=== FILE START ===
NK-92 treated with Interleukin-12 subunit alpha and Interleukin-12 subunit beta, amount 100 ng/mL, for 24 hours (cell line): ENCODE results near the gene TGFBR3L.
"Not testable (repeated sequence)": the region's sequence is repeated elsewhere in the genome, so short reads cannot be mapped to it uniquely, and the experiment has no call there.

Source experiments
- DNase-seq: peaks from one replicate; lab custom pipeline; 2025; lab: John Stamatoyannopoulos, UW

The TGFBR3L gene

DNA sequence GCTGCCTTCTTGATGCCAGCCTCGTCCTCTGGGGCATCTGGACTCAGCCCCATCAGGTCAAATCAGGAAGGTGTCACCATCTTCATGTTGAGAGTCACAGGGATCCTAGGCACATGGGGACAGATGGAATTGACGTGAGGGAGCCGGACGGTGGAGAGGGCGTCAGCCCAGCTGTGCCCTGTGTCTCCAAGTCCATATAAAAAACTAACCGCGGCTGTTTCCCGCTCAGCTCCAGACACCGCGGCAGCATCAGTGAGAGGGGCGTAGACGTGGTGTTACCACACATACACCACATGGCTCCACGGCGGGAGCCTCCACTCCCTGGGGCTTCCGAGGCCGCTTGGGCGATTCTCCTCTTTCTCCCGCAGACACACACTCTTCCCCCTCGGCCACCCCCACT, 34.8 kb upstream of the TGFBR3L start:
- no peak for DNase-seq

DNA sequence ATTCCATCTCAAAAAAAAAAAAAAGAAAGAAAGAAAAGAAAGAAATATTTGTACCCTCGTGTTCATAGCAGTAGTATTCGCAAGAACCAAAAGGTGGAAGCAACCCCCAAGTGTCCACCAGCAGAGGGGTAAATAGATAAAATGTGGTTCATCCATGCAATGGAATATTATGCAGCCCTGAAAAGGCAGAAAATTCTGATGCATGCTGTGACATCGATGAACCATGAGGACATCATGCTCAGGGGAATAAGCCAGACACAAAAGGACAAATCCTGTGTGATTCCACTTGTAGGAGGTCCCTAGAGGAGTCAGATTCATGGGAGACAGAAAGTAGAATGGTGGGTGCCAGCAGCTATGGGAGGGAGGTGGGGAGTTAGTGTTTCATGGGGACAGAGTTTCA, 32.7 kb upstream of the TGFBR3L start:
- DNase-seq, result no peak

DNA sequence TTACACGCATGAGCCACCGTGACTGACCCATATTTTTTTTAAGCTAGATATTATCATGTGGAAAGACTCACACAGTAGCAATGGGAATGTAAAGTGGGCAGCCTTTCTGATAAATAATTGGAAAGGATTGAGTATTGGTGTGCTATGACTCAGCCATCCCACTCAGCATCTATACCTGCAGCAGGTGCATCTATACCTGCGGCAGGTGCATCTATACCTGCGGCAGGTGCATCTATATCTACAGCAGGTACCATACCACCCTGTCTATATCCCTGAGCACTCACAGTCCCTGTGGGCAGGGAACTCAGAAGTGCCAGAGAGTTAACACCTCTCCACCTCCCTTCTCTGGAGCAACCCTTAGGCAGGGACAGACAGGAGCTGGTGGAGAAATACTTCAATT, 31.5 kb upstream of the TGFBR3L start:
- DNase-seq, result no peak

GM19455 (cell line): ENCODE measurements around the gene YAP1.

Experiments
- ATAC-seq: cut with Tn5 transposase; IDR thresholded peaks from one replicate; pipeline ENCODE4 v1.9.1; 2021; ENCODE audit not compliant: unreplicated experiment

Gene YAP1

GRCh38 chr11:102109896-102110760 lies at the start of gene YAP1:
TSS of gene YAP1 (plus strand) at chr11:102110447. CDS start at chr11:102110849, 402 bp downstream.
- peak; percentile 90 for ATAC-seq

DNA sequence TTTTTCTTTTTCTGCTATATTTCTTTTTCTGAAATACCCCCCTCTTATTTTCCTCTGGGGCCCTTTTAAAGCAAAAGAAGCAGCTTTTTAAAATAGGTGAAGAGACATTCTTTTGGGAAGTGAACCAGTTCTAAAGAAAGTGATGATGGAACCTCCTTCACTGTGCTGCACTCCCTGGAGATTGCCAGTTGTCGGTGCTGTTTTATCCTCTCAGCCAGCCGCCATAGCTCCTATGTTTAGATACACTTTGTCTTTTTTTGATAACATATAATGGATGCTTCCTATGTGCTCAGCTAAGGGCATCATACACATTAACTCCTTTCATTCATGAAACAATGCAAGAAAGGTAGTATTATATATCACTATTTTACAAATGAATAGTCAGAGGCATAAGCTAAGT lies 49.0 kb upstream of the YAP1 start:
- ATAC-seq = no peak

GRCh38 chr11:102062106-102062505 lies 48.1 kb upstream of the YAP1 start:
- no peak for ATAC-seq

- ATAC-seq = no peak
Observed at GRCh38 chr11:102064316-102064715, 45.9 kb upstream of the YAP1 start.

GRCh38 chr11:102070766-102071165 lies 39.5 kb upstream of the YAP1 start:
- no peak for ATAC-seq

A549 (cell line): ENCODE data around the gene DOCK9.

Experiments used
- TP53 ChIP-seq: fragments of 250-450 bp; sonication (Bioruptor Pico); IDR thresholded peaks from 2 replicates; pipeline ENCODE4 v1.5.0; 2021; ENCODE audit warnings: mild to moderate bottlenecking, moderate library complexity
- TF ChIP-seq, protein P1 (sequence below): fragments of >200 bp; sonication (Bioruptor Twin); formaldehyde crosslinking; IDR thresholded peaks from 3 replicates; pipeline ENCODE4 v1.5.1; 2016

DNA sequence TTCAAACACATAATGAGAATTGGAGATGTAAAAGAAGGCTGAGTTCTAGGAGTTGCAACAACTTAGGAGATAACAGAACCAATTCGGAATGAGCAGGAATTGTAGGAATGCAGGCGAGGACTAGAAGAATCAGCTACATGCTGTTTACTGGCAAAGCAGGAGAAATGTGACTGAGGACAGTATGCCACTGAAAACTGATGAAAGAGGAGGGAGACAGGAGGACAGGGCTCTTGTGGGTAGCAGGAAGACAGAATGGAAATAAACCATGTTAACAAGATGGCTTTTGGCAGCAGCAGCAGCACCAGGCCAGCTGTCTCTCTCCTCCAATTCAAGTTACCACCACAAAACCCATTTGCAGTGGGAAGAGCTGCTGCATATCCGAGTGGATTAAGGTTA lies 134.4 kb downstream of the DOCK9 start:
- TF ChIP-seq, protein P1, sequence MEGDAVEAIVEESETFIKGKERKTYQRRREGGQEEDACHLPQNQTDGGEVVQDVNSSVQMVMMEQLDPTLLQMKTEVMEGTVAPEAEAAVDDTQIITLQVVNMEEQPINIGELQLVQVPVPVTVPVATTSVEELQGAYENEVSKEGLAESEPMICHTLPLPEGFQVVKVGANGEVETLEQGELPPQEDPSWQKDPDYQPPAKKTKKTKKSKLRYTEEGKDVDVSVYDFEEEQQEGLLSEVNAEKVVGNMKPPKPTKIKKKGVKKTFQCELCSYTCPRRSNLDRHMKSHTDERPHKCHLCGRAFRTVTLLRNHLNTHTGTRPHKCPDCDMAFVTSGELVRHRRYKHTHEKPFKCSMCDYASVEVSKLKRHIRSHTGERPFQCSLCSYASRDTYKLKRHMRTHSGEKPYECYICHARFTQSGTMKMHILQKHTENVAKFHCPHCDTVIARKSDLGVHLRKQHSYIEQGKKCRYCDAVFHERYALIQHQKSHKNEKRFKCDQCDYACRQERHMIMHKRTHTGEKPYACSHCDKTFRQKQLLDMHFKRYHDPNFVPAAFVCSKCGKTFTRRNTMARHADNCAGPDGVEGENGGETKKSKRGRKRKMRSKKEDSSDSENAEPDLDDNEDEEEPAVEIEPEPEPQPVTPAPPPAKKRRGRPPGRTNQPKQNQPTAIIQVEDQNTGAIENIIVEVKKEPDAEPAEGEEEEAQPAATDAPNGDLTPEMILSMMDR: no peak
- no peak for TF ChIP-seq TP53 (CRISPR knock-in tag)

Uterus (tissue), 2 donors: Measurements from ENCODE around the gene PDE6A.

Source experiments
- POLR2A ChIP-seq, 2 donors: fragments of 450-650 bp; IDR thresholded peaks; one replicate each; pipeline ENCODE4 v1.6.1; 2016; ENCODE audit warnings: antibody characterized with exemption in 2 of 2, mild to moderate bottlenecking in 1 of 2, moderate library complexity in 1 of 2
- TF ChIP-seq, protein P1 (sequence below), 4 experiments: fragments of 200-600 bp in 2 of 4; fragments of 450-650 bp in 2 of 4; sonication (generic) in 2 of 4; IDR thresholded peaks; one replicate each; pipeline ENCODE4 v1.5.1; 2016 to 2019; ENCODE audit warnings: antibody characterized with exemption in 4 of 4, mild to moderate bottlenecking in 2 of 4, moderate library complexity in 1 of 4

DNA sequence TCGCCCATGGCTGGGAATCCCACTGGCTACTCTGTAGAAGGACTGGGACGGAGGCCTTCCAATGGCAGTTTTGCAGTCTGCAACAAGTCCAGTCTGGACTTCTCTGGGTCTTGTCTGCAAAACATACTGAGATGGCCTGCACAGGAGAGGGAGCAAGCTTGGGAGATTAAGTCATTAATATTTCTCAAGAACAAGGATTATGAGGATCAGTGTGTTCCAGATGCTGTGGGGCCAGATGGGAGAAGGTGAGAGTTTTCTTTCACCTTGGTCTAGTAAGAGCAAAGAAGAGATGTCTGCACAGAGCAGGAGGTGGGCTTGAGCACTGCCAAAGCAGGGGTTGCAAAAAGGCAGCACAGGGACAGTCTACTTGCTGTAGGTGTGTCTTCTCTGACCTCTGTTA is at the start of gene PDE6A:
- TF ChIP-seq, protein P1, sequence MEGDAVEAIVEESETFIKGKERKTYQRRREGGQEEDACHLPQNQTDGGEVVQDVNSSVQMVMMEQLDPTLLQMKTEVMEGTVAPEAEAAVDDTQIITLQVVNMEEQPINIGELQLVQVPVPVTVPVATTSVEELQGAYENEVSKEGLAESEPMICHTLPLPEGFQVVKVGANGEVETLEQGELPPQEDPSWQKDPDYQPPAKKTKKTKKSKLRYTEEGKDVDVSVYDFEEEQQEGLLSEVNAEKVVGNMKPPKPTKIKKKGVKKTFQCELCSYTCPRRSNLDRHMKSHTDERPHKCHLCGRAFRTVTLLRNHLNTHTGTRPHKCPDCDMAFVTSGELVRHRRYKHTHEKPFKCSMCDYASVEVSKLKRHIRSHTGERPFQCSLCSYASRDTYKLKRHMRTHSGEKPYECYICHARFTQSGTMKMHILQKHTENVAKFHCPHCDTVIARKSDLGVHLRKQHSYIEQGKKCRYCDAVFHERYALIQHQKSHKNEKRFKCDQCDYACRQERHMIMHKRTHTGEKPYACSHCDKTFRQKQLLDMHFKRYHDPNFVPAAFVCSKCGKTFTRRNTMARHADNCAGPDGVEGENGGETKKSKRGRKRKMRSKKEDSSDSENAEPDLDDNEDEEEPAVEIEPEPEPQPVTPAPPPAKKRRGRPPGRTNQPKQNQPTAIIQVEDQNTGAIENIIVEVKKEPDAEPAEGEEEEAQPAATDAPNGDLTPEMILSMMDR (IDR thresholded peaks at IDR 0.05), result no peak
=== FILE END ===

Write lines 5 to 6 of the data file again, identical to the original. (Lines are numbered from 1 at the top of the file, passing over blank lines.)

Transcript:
The TGFBR3L gene

DNA sequence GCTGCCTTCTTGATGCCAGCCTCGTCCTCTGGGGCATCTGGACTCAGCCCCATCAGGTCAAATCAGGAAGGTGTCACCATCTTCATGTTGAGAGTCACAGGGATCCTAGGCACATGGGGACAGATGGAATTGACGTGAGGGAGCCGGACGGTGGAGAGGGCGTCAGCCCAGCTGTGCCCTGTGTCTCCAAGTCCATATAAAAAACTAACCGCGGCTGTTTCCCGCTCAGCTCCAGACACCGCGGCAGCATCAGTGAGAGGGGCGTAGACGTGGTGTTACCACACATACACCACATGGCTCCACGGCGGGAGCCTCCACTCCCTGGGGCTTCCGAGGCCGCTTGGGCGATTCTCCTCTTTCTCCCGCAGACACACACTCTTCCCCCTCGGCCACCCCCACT, 34.8 kb upstream of the TGFBR3L start: